One of the most well-known ad agen­cies in the world has a new iden­tity, cour­tesy of Collins. Three creatives weigh in…

Computer Arts - - Contents -

Three creatives weigh in on Collins’ am­bi­tious re­brand of global ad agency Ogilvy

TOM WILDER Cre­ative di­rec­tor, Collins www.wearec­ollins.com

“The Collins team has a deep un­der­stand­ing and ap­pre­ci­a­tion for the Ogilvy brand, largely be­cause Brian Collins him­self spent a decade as CCO of the de­sign and brand ex­pe­ri­ence divi­sion be­fore found­ing Collins in 2008. He felt first-hand the cre­ative drive be­hind the whole com­pany.

By be­ing de­sign-led and fo­cus­ing on the holis­tic ex­pe­ri­ence, our part­ner­ship with Ogilvy goes be­yond just ‘re­brand­ing’ to a true re-found­ing. Collins helped re­shape the iden­tity and de­sign sys­tem, re­defin­ing Ogilvy’s new brand di­rec­tion from global her­itage to a sim­ple, client-first value propo­si­tion us­ing a joint strat­egy process.

The project in­cluded re-de­sign­ing Ogilvy. com, over­haul­ing the visual iden­tity and re­fin­ing the com­pany’s core val­ues. It’s now an over­all sys­tem with legs and scale: flex­i­ble and durable enough to be in­def­i­nitely used across the globe, in a wide range of ser­vices.”

JESSE MACKENZIE Cre­ative di­rec­tor, Trust Printshop www.trust­printshop.com

“The star of this iden­tity is the word­mark. Based on Baskerville, it’s both sim­ple and beau­ti­ful with great lig­a­tures and spac­ing. It also ben­e­fits from the name, which has a nice rhythm and bal­ance to it.

The pair of cus­tom type­faces are both fan­tas­tic and ex­ten­sive, with great lit­tle de­tails through­out – es­pe­cially in the serif ver­sion and in the in­cluded lig­a­tures. Some might find these pieces bor­ing or sim­plis­tic, but I love sub­tle, el­e­gant brand­ing for cre­ative agen­cies. It’s both bold and ex­cit­ing.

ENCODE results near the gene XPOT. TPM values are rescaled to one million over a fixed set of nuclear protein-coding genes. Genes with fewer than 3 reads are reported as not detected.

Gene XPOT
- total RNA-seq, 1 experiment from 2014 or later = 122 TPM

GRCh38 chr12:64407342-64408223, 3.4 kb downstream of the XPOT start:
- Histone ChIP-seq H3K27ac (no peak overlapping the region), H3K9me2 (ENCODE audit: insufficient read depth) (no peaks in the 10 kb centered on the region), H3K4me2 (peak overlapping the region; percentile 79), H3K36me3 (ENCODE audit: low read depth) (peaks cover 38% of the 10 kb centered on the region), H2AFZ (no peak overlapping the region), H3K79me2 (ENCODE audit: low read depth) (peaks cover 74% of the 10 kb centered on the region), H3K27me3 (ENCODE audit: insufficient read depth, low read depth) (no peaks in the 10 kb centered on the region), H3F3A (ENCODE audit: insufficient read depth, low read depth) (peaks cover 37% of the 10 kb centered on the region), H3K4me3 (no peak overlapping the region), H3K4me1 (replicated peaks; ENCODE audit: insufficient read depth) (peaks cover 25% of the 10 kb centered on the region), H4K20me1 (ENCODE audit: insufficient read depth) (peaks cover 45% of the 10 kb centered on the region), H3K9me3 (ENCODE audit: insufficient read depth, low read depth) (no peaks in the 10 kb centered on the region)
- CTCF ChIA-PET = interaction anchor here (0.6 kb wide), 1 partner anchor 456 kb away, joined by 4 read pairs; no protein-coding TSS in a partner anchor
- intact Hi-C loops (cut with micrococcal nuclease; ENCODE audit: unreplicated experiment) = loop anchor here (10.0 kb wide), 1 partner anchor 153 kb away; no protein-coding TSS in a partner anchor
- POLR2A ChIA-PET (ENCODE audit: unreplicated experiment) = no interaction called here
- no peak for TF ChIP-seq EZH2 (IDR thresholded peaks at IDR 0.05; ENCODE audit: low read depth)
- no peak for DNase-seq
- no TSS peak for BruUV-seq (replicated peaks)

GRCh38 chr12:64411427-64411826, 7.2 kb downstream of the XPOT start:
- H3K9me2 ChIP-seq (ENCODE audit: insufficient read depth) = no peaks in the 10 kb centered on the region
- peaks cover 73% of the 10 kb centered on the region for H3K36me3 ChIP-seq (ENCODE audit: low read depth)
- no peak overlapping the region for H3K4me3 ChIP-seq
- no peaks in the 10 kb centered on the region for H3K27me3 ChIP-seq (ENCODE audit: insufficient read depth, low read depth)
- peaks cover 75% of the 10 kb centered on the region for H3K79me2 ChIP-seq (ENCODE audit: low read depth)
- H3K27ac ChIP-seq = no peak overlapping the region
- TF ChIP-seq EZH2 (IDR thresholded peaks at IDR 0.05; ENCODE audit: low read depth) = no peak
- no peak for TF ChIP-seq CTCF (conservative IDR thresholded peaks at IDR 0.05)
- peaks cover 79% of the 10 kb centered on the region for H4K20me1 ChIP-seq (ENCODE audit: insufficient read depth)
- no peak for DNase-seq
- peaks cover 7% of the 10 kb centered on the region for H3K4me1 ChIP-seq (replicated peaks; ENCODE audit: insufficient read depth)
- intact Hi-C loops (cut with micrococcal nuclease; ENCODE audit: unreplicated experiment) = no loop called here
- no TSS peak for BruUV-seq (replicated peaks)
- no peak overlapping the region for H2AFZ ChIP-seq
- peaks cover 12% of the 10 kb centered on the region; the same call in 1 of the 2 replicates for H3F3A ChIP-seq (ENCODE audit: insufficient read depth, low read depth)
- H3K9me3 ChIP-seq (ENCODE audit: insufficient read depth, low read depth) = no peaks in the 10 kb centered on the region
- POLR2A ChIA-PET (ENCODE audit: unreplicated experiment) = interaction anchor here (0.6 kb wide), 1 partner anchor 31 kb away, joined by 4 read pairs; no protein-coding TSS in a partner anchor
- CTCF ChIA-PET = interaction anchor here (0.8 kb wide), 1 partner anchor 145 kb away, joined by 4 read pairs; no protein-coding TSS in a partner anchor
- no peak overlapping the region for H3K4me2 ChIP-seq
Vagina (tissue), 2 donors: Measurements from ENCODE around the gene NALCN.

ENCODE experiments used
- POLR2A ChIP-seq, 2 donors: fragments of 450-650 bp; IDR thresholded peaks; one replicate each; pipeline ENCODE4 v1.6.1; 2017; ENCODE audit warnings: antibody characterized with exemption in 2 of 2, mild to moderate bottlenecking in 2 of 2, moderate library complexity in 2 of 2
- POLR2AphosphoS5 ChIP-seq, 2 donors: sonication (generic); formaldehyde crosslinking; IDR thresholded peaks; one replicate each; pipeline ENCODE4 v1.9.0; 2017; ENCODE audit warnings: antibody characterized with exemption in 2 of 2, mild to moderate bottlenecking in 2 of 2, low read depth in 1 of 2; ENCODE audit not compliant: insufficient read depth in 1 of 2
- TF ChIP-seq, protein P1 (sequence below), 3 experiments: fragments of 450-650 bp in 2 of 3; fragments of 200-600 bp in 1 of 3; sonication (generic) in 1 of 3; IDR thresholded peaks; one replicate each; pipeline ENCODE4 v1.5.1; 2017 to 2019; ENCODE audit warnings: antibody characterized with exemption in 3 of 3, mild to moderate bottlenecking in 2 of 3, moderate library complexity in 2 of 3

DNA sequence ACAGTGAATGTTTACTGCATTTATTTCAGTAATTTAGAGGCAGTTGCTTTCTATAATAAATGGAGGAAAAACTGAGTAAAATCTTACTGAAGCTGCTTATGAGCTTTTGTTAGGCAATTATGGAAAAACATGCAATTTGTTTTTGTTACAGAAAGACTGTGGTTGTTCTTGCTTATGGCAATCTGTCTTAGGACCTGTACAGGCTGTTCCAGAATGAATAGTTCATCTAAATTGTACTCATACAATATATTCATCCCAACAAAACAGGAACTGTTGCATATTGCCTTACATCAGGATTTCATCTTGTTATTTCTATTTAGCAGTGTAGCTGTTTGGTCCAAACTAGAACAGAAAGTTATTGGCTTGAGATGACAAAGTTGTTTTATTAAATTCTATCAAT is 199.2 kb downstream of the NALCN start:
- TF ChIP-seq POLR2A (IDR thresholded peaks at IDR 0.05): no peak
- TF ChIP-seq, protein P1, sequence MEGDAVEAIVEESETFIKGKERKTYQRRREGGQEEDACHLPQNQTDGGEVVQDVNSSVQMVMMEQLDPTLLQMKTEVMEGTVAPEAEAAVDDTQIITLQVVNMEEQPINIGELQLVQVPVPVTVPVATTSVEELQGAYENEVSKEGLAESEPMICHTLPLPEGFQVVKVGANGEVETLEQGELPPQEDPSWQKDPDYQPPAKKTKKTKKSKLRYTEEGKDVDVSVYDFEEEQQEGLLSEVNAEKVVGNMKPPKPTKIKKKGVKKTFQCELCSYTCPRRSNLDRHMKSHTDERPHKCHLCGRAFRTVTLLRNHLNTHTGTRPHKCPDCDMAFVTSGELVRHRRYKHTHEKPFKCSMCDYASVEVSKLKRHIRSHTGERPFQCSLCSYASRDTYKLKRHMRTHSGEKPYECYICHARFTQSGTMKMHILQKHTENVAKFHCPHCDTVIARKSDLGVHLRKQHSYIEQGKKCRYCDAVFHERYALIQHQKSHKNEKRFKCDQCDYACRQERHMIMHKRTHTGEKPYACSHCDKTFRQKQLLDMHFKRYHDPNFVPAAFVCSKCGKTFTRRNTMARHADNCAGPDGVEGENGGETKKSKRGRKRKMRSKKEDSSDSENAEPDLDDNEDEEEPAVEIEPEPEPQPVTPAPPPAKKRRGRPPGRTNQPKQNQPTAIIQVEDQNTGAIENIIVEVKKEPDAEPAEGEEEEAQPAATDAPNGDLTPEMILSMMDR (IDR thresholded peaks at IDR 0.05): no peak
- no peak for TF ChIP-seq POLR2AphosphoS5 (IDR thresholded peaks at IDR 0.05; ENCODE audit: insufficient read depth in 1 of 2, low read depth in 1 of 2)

Be­yond the logo and cus­tom type­faces the iden­tity starts to lose steam. The colour palette feels overly trendy, es­pe­cially next to the sim­ple and time­less logo. And the lack of a visual con­cept leads to some aim­less­ness in the ex­tended ap­pli­ca­tions. Noth­ing looks bad, but I hope the ap­pli­ca­tions will con­tinue to evolve with the brand as the logo and type­faces are un­de­ni­ably fan­tas­tic.”

MIKE SOYLU Chief mar­ket­ing of­fi­cer, Pisano www.pisano.co

“David Ogilvy, the mas­ter ad­ver­tiser, was all about big ideas. And it seems to me that the big idea with this new re­brand is ‘change’. It re­flects a broader trend in busi­nesses to­day.

This re­brand is Ogilvy cap­i­tal­is­ing on change in its cor­po­rate re­struc­ture based on six ‘core ca­pa­bil­i­ties’. Brand strat­egy, ad­ver­tis­ing, cus­tomer en­gage­ment and com­merce, PR and in­flu­ence, part­ner­ships, and most im­por­tantly, dig­i­tal trans­for­ma­tion. ‘We sell. Or Else.’ has been trans­formed into ‘We change. Or else.’

Through this lens, the Ogilvy re­brand hits all the right notes. Big­ger, bolder font. Sim­pler, more res­o­nant name. A more con­nected logo and a whole new cor­po­rate struc­ture. Change is just ooz­ing from ev­ery as­pect of its new iden­tity. Do­ing this with­out throw­ing away the cul­ture and her­itage of the com­pany, or val­ues of David Ogilvy, is what’s most in­spir­ing. That’s brand mas­tery.”

Newspapers in English

Newspapers from Australia

© PressReader. All rights reserved.